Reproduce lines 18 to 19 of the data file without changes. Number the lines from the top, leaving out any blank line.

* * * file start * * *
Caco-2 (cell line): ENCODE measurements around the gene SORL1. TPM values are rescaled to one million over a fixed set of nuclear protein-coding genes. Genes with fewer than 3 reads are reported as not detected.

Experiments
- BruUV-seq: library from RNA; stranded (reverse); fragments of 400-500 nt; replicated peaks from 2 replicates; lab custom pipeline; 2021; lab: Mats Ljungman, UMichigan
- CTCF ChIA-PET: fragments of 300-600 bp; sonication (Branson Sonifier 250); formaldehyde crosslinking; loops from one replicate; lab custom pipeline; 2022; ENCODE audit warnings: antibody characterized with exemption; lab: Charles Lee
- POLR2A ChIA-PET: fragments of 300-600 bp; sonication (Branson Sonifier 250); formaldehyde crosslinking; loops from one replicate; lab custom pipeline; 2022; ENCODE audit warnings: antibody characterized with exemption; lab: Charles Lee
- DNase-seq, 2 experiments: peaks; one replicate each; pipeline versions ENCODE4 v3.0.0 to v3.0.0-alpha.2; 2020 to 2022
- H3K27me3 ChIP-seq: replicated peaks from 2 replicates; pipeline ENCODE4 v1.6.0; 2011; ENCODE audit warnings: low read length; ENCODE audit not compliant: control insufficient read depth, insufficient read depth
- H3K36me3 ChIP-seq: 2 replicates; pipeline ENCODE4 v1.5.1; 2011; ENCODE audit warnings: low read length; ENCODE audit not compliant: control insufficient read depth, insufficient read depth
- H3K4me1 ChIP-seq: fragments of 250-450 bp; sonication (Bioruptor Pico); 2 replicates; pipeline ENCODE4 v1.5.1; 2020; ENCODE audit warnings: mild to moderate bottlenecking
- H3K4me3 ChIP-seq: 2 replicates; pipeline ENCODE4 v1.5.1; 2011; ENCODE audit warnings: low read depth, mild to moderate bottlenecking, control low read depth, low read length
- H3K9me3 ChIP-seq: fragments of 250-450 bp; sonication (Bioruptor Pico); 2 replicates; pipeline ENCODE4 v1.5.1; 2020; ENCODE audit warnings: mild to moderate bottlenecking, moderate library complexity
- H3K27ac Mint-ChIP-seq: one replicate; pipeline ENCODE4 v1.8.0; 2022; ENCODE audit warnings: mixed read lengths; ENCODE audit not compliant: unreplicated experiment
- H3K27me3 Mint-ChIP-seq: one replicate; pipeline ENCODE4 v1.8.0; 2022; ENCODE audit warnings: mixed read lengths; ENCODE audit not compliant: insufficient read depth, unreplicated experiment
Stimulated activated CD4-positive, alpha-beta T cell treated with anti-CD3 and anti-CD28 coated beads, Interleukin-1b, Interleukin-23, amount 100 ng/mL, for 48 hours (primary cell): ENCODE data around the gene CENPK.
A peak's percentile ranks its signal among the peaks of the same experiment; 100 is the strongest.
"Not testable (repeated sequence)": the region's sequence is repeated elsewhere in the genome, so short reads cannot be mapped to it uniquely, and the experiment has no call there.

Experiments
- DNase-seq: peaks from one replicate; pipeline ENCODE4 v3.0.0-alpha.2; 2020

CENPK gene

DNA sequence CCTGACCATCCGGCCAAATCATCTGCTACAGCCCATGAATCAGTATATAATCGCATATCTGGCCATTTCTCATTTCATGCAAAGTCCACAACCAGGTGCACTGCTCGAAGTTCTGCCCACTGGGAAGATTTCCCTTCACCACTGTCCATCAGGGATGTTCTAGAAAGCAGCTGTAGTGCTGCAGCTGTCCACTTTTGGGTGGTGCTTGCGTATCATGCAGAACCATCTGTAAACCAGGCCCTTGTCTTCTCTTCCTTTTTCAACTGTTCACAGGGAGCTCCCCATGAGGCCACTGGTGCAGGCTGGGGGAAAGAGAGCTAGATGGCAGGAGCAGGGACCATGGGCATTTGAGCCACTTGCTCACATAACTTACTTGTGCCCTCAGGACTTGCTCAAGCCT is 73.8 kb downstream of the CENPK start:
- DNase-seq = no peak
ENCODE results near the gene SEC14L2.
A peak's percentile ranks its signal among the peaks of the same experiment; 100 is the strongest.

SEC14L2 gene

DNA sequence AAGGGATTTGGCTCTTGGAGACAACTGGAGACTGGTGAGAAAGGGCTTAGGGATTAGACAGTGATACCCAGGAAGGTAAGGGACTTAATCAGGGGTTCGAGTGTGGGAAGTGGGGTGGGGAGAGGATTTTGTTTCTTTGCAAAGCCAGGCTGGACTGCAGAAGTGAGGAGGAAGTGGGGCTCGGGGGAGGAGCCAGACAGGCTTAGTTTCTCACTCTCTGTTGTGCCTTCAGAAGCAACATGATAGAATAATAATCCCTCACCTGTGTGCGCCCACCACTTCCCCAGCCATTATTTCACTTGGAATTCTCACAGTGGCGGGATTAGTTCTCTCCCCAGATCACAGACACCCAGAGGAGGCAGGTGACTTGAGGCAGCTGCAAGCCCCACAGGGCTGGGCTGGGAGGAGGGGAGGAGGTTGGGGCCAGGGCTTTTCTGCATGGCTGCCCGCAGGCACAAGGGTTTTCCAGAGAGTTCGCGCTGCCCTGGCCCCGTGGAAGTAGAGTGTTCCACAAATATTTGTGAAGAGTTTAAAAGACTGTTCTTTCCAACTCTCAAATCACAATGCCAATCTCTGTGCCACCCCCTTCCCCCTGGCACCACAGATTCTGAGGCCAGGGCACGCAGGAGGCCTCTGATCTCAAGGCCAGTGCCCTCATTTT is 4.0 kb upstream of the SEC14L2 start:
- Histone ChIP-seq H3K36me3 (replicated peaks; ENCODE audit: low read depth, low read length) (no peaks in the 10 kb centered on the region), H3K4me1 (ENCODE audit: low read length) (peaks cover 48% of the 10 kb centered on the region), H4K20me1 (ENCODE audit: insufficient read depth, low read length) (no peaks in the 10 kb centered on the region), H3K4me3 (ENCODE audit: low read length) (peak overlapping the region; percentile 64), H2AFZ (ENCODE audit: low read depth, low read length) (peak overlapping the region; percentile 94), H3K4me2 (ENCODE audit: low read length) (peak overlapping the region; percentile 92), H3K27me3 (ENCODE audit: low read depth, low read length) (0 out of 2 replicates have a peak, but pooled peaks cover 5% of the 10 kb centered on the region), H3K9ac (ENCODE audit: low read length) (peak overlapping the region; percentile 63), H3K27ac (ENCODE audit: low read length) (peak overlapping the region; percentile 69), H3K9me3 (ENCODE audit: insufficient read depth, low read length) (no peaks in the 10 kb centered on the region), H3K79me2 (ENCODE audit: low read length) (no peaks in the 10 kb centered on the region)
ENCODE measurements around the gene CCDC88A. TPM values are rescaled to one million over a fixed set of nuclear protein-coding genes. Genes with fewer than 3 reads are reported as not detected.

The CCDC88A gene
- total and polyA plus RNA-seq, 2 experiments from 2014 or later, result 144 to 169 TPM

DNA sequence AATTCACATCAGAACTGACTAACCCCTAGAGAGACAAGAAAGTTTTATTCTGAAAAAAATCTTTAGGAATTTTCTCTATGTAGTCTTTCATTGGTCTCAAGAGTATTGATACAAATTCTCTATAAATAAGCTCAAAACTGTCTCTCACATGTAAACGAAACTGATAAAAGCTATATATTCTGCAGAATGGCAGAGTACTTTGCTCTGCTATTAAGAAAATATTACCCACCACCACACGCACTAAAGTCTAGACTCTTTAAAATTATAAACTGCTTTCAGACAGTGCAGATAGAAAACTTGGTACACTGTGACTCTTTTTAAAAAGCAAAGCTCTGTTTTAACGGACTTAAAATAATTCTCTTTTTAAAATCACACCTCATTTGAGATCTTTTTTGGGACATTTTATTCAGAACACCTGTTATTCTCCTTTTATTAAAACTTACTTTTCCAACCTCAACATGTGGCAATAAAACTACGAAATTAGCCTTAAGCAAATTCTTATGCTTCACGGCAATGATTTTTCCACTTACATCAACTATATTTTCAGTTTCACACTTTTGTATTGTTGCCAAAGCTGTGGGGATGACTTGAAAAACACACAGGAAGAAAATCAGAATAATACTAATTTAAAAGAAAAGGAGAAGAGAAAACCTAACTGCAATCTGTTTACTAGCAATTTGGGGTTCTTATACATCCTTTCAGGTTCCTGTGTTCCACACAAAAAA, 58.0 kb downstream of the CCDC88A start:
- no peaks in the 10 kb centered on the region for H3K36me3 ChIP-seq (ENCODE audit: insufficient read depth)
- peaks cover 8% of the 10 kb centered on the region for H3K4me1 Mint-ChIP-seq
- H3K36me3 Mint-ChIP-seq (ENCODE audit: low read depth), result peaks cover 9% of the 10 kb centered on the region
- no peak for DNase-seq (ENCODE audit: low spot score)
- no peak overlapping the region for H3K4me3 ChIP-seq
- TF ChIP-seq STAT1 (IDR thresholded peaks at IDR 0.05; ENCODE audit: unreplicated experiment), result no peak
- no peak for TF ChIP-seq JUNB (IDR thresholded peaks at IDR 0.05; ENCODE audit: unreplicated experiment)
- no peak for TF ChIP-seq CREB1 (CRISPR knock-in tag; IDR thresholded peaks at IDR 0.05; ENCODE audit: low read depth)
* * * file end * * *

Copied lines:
- DNase-seq: peaks from one replicate; pipeline ENCODE4 v3.0.0-alpha.2; 2020

CENPK gene